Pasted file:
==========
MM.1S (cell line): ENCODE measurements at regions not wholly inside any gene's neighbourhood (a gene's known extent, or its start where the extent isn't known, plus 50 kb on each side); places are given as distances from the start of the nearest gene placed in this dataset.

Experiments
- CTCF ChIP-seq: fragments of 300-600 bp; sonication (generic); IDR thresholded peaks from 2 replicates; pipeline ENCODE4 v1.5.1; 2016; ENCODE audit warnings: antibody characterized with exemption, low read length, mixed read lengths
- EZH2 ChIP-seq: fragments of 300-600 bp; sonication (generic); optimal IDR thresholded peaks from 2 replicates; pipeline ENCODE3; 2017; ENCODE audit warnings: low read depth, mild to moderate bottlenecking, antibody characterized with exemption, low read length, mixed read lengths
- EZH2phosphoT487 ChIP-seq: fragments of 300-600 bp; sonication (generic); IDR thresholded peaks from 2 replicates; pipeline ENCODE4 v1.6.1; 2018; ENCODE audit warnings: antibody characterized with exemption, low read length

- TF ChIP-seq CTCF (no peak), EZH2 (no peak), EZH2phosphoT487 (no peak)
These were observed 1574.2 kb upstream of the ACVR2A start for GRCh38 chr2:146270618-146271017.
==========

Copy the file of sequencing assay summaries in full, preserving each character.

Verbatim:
MM.1S (cell line): ENCODE measurements at regions not wholly inside any gene's neighbourhood (a gene's known extent, or its start where the extent isn't known, plus 50 kb on each side); places are given as distances from the start of the nearest gene placed in this dataset.

Experiments
- CTCF ChIP-seq: fragments of 300-600 bp; sonication (generic); IDR thresholded peaks from 2 replicates; pipeline ENCODE4 v1.5.1; 2016; ENCODE audit warnings: antibody characterized with exemption, low read length, mixed read lengths
- EZH2 ChIP-seq: fragments of 300-600 bp; sonication (generic); optimal IDR thresholded peaks from 2 replicates; pipeline ENCODE3; 2017; ENCODE audit warnings: low read depth, mild to moderate bottlenecking, antibody characterized with exemption, low read length, mixed read lengths
- EZH2phosphoT487 ChIP-seq: fragments of 300-600 bp; sonication (generic); IDR thresholded peaks from 2 replicates; pipeline ENCODE4 v1.6.1; 2018; ENCODE audit warnings: antibody characterized with exemption, low read length

- TF ChIP-seq CTCF (no peak), EZH2 (no peak), EZH2phosphoT487 (no peak)
These were observed 1574.2 kb upstream of the ACVR2A start for GRCh38 chr2:146270618-146271017.